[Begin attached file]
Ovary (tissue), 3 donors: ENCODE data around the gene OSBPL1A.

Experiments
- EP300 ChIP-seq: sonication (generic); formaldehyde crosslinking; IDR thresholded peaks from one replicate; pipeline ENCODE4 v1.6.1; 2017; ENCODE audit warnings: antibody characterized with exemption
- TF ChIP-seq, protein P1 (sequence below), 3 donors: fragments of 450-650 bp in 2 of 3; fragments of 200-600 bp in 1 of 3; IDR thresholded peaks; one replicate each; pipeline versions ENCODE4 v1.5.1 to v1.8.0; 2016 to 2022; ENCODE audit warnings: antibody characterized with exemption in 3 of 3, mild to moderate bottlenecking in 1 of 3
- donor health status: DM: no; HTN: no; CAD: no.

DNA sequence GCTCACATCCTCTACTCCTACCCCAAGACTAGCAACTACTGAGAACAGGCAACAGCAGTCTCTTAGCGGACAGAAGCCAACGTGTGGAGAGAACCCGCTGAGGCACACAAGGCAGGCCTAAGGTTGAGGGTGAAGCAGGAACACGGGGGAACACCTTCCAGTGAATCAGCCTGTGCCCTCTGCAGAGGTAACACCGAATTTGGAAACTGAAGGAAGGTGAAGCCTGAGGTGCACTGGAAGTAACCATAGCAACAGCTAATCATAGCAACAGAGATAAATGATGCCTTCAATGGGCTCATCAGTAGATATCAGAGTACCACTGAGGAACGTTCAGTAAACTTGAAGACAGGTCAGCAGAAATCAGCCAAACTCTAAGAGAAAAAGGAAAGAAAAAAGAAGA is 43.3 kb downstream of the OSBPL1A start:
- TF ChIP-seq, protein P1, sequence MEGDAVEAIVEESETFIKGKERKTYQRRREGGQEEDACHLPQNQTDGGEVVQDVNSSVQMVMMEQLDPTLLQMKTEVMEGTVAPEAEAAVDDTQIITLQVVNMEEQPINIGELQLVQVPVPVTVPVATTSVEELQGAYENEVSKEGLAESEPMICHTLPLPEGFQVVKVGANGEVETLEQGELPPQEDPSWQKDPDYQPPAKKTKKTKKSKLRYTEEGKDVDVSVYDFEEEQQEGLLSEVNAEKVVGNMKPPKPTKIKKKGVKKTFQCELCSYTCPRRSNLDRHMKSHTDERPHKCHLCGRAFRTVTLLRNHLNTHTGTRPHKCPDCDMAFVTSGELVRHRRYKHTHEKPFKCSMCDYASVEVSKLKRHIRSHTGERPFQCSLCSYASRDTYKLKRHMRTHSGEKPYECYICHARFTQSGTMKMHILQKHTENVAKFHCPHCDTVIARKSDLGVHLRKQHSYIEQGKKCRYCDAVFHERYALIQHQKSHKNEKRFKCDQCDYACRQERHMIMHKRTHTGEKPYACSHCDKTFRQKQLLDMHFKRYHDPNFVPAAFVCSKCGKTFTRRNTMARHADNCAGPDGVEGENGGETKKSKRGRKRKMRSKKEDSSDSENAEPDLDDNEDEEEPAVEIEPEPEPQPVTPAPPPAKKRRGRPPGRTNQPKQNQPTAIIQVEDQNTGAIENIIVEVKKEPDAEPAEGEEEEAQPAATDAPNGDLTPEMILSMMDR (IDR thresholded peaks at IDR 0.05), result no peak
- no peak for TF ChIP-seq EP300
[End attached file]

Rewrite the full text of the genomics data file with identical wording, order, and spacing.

Ovary (tissue), 3 donors: ENCODE data around the gene OSBPL1A.

Experiments
- EP300 ChIP-seq: sonication (generic); formaldehyde crosslinking; IDR thresholded peaks from one replicate; pipeline ENCODE4 v1.6.1; 2017; ENCODE audit warnings: antibody characterized with exemption
- TF ChIP-seq, protein P1 (sequence below), 3 donors: fragments of 450-650 bp in 2 of 3; fragments of 200-600 bp in 1 of 3; IDR thresholded peaks; one replicate each; pipeline versions ENCODE4 v1.5.1 to v1.8.0; 2016 to 2022; ENCODE audit warnings: antibody characterized with exemption in 3 of 3, mild to moderate bottlenecking in 1 of 3
- donor health status: DM: no; HTN: no; CAD: no.

DNA sequence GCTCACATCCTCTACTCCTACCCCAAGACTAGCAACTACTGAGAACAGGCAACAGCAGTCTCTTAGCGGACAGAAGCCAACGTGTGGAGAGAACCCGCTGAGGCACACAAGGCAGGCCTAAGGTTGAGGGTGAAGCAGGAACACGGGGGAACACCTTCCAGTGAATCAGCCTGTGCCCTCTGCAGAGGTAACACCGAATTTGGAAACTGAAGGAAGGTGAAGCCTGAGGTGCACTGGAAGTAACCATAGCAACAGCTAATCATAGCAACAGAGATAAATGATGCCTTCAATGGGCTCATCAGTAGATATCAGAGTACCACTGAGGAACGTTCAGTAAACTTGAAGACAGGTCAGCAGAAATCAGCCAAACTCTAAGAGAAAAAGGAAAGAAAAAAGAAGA is 43.3 kb downstream of the OSBPL1A start:
- TF ChIP-seq, protein P1, sequence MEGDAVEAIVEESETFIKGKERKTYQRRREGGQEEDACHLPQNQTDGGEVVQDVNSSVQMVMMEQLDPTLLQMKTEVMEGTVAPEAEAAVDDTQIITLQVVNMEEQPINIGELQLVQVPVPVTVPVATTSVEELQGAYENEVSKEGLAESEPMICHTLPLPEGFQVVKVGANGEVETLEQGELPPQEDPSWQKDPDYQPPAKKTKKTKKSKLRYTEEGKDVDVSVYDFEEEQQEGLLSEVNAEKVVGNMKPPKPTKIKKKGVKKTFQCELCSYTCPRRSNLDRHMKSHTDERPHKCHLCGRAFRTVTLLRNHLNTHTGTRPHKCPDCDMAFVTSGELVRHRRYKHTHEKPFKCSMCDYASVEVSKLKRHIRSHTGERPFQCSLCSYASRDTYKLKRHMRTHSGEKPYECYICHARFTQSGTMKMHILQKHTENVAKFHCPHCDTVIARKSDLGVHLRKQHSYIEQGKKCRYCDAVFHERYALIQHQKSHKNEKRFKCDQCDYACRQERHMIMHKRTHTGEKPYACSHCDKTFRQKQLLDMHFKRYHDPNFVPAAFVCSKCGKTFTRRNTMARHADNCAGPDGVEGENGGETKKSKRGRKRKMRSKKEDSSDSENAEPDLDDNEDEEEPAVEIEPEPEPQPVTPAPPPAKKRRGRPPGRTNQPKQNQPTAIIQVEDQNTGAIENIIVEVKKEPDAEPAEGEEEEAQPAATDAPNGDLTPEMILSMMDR (IDR thresholded peaks at IDR 0.05), result no peak
- no peak for TF ChIP-seq EP300